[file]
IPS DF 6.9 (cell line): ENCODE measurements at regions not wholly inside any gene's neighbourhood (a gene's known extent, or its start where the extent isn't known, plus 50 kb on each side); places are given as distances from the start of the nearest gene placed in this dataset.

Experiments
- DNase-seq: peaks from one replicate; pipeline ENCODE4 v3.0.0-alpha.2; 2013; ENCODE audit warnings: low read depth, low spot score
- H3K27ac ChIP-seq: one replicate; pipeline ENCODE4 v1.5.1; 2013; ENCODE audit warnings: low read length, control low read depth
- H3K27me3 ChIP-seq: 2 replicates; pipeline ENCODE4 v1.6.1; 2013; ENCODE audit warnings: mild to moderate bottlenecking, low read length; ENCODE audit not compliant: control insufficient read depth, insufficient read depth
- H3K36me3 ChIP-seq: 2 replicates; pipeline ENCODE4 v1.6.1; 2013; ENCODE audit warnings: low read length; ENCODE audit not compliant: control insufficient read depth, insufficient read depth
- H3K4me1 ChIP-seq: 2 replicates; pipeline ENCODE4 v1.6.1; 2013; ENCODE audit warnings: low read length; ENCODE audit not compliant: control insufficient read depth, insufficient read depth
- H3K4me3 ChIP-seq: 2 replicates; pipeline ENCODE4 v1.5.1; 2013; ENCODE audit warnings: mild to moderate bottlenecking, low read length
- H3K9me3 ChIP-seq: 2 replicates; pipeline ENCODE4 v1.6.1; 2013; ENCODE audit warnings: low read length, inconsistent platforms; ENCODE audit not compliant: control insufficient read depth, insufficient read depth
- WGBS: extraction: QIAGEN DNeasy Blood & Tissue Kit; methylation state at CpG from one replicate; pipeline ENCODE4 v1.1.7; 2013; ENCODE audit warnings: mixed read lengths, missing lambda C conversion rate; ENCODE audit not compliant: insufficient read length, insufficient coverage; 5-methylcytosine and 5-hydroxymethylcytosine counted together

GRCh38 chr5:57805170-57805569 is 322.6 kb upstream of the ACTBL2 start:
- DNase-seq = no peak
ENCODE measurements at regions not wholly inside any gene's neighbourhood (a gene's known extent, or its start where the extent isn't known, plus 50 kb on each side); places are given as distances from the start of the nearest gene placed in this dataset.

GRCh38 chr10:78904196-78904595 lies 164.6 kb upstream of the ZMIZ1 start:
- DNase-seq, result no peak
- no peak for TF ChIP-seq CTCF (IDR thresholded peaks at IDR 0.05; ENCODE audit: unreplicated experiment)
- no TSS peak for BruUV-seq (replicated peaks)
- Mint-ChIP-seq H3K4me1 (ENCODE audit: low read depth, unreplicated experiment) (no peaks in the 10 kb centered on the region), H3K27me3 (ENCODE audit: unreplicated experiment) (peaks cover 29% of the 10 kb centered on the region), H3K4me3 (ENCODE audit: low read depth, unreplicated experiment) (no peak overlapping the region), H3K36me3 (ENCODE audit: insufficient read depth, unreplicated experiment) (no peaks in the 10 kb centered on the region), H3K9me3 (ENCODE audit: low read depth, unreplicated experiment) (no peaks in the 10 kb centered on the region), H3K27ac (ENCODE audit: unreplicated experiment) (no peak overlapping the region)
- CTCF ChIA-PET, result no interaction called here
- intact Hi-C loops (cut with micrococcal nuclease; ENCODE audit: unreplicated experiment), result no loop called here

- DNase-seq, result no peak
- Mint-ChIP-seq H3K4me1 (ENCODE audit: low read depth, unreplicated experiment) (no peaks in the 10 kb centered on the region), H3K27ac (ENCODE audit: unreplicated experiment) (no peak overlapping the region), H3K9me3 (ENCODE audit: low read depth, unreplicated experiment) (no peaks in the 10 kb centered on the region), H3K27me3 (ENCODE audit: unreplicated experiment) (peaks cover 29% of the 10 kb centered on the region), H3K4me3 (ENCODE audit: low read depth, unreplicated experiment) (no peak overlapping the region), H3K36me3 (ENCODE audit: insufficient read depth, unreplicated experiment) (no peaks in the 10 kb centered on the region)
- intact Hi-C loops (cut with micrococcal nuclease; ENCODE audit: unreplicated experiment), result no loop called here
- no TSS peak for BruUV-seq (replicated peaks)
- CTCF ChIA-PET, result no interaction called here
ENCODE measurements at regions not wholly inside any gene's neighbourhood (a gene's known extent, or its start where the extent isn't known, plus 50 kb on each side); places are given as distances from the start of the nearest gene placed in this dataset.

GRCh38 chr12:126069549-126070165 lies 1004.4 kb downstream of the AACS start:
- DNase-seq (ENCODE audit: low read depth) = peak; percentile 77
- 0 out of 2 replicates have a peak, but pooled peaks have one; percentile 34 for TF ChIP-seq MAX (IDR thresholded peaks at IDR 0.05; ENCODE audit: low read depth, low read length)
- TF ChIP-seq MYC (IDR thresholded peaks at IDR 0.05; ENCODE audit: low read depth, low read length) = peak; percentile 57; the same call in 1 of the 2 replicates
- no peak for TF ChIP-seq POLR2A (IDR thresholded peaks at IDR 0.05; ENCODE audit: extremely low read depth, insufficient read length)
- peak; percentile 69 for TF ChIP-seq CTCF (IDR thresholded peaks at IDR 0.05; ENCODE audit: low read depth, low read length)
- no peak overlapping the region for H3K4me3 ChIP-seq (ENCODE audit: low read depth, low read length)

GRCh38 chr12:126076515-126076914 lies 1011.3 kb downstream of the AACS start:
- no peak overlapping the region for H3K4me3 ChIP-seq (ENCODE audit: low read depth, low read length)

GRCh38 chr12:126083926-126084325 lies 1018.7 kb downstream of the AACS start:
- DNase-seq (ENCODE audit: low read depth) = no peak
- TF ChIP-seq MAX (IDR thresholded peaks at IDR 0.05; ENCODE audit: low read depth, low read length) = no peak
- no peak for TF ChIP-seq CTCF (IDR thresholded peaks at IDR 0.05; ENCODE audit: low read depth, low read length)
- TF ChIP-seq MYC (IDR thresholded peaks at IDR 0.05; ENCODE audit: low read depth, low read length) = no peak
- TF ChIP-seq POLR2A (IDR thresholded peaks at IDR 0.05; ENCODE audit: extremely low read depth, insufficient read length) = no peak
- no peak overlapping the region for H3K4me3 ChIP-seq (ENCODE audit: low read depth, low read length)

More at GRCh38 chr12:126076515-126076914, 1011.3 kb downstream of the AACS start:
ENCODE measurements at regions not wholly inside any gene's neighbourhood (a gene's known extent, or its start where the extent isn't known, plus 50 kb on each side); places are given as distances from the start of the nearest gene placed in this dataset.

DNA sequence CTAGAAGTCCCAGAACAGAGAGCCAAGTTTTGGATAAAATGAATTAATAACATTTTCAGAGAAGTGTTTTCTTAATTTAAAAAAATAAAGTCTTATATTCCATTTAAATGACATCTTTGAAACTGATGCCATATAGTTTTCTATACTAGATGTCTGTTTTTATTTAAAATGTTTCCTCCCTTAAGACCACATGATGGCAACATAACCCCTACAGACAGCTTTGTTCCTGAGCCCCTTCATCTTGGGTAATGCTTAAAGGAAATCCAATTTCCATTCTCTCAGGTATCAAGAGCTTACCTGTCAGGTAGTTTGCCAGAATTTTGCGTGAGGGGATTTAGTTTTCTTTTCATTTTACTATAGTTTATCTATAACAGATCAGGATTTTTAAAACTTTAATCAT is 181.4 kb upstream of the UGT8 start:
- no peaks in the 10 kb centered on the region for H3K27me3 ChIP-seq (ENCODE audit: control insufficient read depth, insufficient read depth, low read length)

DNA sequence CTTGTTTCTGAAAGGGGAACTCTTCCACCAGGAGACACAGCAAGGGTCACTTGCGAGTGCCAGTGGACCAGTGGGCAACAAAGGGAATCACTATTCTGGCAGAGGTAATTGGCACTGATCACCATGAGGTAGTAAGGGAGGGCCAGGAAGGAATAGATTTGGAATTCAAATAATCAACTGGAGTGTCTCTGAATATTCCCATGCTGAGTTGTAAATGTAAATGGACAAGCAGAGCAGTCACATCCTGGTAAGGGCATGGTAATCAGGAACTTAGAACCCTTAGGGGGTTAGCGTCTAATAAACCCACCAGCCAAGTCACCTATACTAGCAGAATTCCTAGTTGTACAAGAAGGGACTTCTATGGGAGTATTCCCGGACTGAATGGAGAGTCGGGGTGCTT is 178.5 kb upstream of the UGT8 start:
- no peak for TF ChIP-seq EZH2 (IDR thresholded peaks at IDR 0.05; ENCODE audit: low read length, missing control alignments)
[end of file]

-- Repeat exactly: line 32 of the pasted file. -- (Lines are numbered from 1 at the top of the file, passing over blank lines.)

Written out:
- peak; percentile 69 for TF ChIP-seq CTCF (IDR thresholded peaks at IDR 0.05; ENCODE audit: low read depth, low read length)